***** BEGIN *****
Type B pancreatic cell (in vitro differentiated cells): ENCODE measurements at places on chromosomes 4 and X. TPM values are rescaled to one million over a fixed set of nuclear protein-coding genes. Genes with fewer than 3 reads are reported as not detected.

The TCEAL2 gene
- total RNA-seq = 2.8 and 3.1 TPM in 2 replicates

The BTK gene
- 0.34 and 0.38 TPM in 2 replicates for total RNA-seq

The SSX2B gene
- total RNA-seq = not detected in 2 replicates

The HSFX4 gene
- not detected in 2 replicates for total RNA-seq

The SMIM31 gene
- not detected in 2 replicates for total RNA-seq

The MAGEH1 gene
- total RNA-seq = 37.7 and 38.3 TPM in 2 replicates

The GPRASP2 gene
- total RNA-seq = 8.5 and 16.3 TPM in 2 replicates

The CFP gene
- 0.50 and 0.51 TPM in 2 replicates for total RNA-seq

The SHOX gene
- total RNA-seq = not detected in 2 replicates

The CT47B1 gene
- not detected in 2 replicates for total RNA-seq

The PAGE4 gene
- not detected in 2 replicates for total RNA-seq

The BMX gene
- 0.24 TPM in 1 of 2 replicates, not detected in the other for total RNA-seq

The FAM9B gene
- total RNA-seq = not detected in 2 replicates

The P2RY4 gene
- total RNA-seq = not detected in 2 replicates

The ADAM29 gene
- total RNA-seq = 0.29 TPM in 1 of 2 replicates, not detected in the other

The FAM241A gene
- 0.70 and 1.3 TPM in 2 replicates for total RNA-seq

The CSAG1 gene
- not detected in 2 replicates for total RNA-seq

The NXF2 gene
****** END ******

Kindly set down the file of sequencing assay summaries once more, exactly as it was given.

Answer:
Type B pancreatic cell (in vitro differentiated cells): ENCODE measurements at places on chromosomes 4 and X. TPM values are rescaled to one million over a fixed set of nuclear protein-coding genes. Genes with fewer than 3 reads are reported as not detected.

The TCEAL2 gene
- total RNA-seq = 2.8 and 3.1 TPM in 2 replicates

The BTK gene
- 0.34 and 0.38 TPM in 2 replicates for total RNA-seq

The SSX2B gene
- total RNA-seq = not detected in 2 replicates

The HSFX4 gene
- not detected in 2 replicates for total RNA-seq

The SMIM31 gene
- not detected in 2 replicates for total RNA-seq

The MAGEH1 gene
- total RNA-seq = 37.7 and 38.3 TPM in 2 replicates

The GPRASP2 gene
- total RNA-seq = 8.5 and 16.3 TPM in 2 replicates

The CFP gene
- 0.50 and 0.51 TPM in 2 replicates for total RNA-seq

The SHOX gene
- total RNA-seq = not detected in 2 replicates

The CT47B1 gene
- not detected in 2 replicates for total RNA-seq

The PAGE4 gene
- not detected in 2 replicates for total RNA-seq

The BMX gene
- 0.24 TPM in 1 of 2 replicates, not detected in the other for total RNA-seq

The FAM9B gene
- total RNA-seq = not detected in 2 replicates

The P2RY4 gene
- total RNA-seq = not detected in 2 replicates

The ADAM29 gene
- total RNA-seq = 0.29 TPM in 1 of 2 replicates, not detected in the other

The FAM241A gene
- 0.70 and 1.3 TPM in 2 replicates for total RNA-seq

The CSAG1 gene
- not detected in 2 replicates for total RNA-seq

The NXF2 gene